Western Canadian feeder cattle markets were unchanged from week-ago levels. Larger pre-sort calf sales were held across the prairies. Buying interest was barely sufficient to support the market at the current levels. The risk tolerance shifted from medium to low this past week. Discounts appeared to be more severe on unweaned and unvaccinated calves. Colder temperatures are in the forecast and feedlot orders contained a shopping list of features with price constraints. Pen conditions haven’t improved in Alberta and feedlot operators know they’ll have to provide extra care on incoming replacements. Fleshier cattle are coming on stream at this time of year which also contributed to the defensive tone, especially in the heavier weight categories.
There were limited yearlings on offer but quality packages were well bid. In Central Alberta, mixed larger frame medium flesh steers weighing just under 950 pounds were valued at $193 while red white-faced heifers with very little butter averaging 960 pounds reportedly sold for $173. In Southern Alberta, Simmental blended fleshier steers weighing 835 pounds were valued at $186. In Central Manitoba, Charolais based steers weighing just over 800 pounds were quoted at $188.
Calf prices were quite variable across the prairies. Vaccinated unweaned mixed steers averaging 510 pounds were quoted at $236 in Southern Alberta; unvaccinated unweaned black steers averaging 525 pounds in Southern Manitoba were quoted at $218. In Central Alberta, vaccinated weaned Charolais blended steers weighing 700 pounds were valued at $203 while similar quality heifers averaging 750 pounds reportedly sold for $183.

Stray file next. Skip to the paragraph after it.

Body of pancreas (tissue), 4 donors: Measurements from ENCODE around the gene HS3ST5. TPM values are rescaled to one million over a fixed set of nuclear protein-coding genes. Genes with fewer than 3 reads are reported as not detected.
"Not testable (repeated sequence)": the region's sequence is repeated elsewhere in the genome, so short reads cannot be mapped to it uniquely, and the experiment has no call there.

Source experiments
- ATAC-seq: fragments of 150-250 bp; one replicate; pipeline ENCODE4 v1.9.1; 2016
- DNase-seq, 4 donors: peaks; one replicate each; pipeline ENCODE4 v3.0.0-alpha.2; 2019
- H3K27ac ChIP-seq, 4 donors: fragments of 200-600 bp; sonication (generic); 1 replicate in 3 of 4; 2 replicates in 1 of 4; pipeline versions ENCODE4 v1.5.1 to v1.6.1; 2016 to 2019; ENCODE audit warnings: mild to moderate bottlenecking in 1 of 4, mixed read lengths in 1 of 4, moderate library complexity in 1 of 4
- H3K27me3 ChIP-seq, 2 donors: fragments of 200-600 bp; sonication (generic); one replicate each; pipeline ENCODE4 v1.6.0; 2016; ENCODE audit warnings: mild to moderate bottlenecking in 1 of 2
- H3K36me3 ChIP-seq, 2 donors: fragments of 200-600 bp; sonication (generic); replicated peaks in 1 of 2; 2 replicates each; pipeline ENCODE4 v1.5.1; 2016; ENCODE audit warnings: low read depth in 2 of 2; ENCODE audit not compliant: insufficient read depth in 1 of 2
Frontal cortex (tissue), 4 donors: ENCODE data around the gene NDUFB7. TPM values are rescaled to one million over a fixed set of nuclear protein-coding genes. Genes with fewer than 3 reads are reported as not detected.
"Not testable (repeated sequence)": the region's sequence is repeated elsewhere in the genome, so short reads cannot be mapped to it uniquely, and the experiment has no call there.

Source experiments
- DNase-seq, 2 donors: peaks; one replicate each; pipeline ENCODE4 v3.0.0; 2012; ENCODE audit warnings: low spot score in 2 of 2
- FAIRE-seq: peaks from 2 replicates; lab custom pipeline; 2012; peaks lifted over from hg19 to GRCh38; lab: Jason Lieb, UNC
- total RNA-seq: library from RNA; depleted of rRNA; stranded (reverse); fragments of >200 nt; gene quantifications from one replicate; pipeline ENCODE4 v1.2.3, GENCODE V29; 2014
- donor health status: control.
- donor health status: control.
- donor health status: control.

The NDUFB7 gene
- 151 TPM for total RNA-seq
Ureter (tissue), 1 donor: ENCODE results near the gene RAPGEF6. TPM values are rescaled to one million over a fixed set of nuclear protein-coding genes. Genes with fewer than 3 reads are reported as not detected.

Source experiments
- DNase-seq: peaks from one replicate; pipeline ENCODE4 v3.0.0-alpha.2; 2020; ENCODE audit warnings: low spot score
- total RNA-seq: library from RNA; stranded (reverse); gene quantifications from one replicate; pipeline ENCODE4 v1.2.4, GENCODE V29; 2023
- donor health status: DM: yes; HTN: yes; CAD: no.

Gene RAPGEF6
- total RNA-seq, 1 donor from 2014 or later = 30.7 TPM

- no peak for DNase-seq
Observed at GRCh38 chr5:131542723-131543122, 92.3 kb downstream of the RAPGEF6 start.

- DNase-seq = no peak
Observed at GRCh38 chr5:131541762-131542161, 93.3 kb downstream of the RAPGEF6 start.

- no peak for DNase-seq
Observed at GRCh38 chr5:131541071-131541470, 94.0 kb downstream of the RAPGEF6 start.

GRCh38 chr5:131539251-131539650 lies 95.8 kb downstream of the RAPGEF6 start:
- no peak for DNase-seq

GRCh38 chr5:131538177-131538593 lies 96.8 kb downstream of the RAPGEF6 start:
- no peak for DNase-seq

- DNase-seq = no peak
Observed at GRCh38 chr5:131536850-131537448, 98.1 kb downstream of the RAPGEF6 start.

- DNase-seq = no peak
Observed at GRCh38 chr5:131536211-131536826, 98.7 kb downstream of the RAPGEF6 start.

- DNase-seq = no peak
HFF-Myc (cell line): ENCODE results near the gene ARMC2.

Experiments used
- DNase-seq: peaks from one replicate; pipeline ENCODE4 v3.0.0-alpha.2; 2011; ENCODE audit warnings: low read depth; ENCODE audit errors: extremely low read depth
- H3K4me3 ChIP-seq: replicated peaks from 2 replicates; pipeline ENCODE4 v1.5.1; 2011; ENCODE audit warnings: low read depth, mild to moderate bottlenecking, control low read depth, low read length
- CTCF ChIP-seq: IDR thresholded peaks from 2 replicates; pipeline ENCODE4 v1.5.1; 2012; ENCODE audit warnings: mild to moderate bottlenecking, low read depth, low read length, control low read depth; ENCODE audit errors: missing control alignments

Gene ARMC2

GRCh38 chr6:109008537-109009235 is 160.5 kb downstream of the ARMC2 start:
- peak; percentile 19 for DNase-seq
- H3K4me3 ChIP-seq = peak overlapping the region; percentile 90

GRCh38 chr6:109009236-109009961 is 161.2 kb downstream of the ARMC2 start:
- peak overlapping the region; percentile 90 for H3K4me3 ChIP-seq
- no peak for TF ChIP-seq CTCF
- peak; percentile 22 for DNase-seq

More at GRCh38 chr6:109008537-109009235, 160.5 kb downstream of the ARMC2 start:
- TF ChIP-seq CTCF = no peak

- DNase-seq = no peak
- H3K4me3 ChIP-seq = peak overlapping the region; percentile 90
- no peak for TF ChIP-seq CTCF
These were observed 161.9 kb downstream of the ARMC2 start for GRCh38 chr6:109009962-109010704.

Notice the October 2020 feeder cattle futures are trading at a $7 premium to the January contract. There were instances were 400 to 500-pound calves traded $4 to $5 above week-ago levels. Without going into detail, there are ideas that yearling numbers next fall will be rather snug due to the year-over-year decline in the 2019 Canadian and U.S. calf crops.
The 2019 Ontario corn harvest is only 20 per cent complete. This delayed harvest is coming on the heels of a very tight corn carryout. Alberta barley prices jumped $10 to $15 last week. Approximately four to eight per cent of the barley crop may remain out in the field over the winter so stocks are not as burdensome as earlier expected. Finally, cattle feeders have experienced significant equity erosion over the past six months. All these factors are straining nerves. As one feedlot operator stated, ‘I’m on my last leg and it’s starting to wobble; if the buyer can’t get the cattle where I need them, I’ll just feed lower numbers this year”.